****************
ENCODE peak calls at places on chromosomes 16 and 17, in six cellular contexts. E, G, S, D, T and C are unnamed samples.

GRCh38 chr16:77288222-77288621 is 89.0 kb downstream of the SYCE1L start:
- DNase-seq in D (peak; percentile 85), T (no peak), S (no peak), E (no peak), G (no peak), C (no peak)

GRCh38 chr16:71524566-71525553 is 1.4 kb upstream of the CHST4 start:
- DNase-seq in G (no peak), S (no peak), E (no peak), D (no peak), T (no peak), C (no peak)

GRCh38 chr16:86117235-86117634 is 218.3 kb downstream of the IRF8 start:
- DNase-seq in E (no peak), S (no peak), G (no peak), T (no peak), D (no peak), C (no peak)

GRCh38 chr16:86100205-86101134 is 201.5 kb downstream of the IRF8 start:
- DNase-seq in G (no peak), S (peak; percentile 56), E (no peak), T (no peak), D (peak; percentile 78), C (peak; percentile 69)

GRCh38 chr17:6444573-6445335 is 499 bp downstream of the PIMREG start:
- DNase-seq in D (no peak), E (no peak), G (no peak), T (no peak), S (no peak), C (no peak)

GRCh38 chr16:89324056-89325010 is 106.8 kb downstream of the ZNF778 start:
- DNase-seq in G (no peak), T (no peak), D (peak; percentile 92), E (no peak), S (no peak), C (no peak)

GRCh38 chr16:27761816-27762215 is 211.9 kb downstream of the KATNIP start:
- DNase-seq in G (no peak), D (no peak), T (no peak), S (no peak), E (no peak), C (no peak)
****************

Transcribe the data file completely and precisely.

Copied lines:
ENCODE peak calls at places on chromosomes 16 and 17, in six cellular contexts. E, G, S, D, T and C are unnamed samples.

GRCh38 chr16:77288222-77288621 is 89.0 kb downstream of the SYCE1L start:
- DNase-seq in D (peak; percentile 85), T (no peak), S (no peak), E (no peak), G (no peak), C (no peak)

GRCh38 chr16:71524566-71525553 is 1.4 kb upstream of the CHST4 start:
- DNase-seq in G (no peak), S (no peak), E (no peak), D (no peak), T (no peak), C (no peak)

GRCh38 chr16:86117235-86117634 is 218.3 kb downstream of the IRF8 start:
- DNase-seq in E (no peak), S (no peak), G (no peak), T (no peak), D (no peak), C (no peak)

GRCh38 chr16:86100205-86101134 is 201.5 kb downstream of the IRF8 start:
- DNase-seq in G (no peak), S (peak; percentile 56), E (no peak), T (no peak), D (peak; percentile 78), C (peak; percentile 69)

GRCh38 chr17:6444573-6445335 is 499 bp downstream of the PIMREG start:
- DNase-seq in D (no peak), E (no peak), G (no peak), T (no peak), S (no peak), C (no peak)

GRCh38 chr16:89324056-89325010 is 106.8 kb downstream of the ZNF778 start:
- DNase-seq in G (no peak), T (no peak), D (peak; percentile 92), E (no peak), S (no peak), C (no peak)

GRCh38 chr16:27761816-27762215 is 211.9 kb downstream of the KATNIP start:
- DNase-seq in G (no peak), D (no peak), T (no peak), S (no peak), E (no peak), C (no peak)